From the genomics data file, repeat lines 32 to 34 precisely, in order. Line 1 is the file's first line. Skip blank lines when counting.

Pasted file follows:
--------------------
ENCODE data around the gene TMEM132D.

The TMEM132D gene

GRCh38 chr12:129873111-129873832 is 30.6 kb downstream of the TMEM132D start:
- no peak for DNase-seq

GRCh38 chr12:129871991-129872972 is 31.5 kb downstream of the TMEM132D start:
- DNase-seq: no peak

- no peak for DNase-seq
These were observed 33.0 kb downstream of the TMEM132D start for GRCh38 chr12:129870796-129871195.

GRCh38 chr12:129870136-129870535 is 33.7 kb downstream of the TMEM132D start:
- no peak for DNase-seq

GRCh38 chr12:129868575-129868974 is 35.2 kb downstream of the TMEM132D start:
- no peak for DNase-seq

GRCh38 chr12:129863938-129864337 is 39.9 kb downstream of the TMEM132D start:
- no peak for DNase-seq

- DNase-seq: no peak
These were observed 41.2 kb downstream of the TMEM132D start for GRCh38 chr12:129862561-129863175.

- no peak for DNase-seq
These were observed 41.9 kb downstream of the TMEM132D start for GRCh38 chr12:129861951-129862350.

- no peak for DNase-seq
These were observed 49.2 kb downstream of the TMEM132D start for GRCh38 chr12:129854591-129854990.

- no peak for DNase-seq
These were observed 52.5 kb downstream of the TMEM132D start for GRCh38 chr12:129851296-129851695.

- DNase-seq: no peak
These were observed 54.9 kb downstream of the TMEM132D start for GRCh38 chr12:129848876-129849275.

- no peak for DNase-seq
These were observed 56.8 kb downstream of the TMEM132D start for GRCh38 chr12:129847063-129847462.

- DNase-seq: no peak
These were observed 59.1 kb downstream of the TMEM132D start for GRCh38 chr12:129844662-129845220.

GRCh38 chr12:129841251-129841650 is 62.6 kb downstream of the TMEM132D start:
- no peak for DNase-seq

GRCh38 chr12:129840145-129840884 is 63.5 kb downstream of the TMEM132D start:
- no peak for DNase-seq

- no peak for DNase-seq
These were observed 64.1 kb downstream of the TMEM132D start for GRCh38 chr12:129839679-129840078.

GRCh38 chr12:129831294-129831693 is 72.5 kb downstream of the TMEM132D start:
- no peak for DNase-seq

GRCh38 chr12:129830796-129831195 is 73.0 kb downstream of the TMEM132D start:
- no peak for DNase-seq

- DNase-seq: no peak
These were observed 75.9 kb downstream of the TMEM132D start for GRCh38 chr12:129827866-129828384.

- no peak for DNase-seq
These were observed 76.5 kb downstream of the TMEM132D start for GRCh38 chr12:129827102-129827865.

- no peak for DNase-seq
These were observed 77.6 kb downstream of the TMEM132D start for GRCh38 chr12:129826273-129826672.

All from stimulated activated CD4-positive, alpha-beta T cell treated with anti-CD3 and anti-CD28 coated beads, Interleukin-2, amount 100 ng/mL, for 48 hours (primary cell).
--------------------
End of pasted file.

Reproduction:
- no peak for DNase-seq

- no peak for DNase-seq
These were observed 64.1 kb downstream of the TMEM132D start for GRCh38 chr12:129839679-129840078.